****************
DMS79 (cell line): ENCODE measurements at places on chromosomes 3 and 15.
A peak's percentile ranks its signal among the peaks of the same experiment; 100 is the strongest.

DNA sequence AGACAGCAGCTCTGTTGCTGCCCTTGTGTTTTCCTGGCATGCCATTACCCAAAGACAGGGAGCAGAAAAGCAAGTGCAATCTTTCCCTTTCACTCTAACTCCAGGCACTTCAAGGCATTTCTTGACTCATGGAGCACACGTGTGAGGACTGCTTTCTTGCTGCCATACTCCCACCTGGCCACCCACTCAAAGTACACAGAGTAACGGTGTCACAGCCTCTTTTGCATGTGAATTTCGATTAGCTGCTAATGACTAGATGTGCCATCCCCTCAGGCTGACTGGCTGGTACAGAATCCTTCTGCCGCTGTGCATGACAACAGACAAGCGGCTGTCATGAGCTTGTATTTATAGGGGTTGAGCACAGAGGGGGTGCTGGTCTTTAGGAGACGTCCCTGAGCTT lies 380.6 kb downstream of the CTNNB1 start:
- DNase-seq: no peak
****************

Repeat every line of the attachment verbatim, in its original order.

DMS79 (cell line): ENCODE measurements at places on chromosomes 3 and 15.
A peak's percentile ranks its signal among the peaks of the same experiment; 100 is the strongest.

DNA sequence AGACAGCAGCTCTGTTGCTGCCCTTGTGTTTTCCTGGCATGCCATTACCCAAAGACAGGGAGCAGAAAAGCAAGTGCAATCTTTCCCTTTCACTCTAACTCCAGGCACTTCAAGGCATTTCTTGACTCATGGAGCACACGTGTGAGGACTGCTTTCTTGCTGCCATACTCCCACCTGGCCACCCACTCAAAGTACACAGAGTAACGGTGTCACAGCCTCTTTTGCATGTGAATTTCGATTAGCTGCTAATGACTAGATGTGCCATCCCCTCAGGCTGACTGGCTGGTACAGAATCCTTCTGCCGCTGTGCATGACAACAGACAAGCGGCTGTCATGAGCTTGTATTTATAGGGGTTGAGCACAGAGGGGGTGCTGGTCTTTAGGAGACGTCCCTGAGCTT lies 380.6 kb downstream of the CTNNB1 start:
- DNase-seq: no peak